What Can I Do With My Crock Pot?
In honor of the question, "What on earth do I do with that Costco-impulse-buy Crock Pot sitting on the kitchen counter," I present: Crock Pot Cooking: Low and Slow is the way to go! (Part I)
Ah, the formerly avocado and mustard colored cooking wonders of the Seventies have climbed back to kitchen counter popularity.
One result of the economic downturn is a focus of our collective cooking attention on home cooked meals. Crock-pots, a.k.a. slow cookers, answer the question: How to get a home -made dinner on the table, while multi tasking all day long, without channeling Kelly Ripa in a Electrolux commercial!
What you can do with your slow cooker is almost anything, even chocolate chip "cookies".
Almost any recipe can be adapted to a slow cooker. Adjust the amount of liquid in a recipe so that your container is ½ to 2/3 full, and make sure there is a slight gap between the contents and the lid. Slow cookers form a seal when covered; liquids will not evaporate while cooking.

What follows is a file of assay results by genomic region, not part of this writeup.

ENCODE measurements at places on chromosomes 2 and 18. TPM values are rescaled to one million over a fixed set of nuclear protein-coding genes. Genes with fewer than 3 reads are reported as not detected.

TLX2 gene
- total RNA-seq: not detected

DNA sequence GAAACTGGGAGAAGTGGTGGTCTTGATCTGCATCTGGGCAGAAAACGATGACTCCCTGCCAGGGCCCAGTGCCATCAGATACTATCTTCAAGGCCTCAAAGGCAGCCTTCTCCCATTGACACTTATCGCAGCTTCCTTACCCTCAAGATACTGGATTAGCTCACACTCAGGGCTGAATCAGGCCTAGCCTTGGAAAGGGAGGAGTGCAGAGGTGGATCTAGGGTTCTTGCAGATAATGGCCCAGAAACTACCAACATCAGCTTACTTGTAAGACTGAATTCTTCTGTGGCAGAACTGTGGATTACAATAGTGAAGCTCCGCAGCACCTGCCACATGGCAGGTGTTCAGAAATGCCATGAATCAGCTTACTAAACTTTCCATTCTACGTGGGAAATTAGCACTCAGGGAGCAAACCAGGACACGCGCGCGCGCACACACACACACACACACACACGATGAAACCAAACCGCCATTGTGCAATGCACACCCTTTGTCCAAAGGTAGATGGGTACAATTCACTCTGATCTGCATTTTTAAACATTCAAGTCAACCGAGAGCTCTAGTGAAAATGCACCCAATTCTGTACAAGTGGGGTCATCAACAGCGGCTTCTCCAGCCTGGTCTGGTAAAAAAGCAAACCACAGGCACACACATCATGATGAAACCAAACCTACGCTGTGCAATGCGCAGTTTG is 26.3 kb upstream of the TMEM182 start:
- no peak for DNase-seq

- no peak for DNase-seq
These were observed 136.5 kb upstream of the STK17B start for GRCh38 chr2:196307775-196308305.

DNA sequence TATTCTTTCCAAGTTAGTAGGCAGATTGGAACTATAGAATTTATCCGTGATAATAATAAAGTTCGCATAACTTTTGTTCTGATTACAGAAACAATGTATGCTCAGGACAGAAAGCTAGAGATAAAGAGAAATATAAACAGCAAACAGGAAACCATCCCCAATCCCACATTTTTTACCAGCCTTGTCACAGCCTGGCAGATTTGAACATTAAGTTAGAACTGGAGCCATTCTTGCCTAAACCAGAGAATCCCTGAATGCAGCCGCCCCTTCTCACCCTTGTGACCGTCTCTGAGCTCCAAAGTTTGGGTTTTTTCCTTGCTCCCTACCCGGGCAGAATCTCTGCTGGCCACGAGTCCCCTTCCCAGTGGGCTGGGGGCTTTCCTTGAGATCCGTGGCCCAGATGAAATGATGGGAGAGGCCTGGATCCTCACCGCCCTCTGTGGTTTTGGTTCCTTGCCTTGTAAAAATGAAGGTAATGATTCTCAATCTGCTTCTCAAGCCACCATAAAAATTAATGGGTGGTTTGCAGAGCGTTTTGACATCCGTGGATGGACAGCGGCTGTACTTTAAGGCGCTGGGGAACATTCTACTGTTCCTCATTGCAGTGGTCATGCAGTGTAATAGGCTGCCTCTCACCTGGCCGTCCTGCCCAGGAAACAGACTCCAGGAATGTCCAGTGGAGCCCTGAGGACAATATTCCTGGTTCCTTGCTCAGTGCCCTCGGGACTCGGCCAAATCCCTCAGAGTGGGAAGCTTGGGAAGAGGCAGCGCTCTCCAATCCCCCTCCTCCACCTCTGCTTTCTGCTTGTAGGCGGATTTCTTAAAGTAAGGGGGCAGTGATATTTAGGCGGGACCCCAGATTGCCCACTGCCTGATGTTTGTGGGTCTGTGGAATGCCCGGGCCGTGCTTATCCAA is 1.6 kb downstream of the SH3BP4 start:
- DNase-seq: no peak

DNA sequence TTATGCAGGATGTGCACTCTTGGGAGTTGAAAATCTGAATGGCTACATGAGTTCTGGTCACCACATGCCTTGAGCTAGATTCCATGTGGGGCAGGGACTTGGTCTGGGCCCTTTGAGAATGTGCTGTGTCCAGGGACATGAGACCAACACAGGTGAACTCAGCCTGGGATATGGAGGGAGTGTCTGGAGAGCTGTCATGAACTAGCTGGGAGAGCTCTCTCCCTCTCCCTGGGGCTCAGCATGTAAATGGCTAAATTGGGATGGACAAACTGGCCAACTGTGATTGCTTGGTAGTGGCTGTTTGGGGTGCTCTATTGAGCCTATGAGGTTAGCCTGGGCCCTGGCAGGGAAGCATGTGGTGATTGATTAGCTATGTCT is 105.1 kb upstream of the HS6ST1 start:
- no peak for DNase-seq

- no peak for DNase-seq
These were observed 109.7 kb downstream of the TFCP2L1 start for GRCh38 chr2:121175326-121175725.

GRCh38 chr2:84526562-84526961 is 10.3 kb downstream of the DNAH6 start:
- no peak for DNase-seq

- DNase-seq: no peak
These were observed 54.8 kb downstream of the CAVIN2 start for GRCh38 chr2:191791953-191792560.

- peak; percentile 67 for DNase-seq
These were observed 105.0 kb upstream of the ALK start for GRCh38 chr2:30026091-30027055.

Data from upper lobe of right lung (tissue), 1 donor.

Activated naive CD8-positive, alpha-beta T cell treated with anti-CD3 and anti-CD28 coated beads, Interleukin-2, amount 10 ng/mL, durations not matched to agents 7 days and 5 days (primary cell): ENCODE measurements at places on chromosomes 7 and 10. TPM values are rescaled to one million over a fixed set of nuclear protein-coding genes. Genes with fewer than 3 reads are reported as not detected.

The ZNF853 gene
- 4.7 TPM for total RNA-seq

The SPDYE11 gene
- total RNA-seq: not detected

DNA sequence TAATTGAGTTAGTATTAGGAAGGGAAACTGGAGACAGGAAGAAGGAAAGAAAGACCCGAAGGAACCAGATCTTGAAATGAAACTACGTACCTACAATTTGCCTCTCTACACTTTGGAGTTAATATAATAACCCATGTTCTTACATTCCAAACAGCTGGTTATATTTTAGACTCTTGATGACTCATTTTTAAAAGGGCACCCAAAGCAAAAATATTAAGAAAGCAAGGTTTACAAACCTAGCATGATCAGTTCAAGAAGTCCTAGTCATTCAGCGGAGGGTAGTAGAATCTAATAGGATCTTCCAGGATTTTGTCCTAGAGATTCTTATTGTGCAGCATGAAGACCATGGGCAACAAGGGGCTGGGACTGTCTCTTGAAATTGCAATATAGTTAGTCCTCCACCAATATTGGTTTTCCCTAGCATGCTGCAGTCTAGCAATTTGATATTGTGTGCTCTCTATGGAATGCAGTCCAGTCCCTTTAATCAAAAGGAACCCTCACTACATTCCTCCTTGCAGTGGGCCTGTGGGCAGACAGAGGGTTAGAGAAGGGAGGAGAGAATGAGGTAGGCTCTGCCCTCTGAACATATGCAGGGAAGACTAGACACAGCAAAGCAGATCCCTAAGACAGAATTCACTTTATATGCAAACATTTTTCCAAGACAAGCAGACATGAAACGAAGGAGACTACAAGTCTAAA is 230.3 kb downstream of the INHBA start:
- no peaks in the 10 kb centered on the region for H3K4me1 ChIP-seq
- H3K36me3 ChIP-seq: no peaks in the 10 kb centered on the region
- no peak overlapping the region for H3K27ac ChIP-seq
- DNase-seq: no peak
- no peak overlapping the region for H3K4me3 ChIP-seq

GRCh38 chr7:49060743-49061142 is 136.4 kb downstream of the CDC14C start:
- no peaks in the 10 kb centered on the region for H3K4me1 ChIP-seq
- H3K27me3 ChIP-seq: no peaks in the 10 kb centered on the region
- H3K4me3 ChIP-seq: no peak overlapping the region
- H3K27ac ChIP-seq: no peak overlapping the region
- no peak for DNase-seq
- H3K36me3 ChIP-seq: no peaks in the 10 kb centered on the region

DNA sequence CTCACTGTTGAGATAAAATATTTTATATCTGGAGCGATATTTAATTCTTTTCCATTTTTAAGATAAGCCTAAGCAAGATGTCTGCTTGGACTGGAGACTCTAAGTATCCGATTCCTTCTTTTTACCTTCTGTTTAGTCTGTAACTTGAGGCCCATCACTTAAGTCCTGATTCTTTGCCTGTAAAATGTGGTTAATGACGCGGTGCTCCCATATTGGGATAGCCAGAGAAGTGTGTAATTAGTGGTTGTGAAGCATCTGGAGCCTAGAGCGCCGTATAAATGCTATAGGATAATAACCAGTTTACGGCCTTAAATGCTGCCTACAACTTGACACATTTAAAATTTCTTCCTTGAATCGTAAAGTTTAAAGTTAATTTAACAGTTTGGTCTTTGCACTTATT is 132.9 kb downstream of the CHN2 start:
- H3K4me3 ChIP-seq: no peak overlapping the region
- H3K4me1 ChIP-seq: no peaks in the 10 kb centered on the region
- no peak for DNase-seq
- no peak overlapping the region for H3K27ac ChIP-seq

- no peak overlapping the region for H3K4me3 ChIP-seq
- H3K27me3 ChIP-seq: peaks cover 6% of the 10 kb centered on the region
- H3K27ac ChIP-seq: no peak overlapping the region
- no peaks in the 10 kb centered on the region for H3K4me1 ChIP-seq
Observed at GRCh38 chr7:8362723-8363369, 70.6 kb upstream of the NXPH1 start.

If adapting a recipe that calls for rice or grains, increase the amount of water by 1 cup.
Delicate vegetables (peas, corn, mushrooms), fresh herbs and dairy products should be added during the final 30 minutes of cooking.
Avoid frozen vegetables.
Soak dry beans either over night or by the quick soak method before using in a recipe. Canned beans should be rinsed and drained and added during the last hour of cooking
Resist opening the lid and stirring contents during cooking.
Recipes and cookbooks for slow cookers flourish alongside the popularity of the appliance. My favorite title is Not Your Mother's Slow Cooker Cookbook and I might have to try Gourmet Vegetarian Slow Cooker: Simple and Sophisticated Meals from Around the World.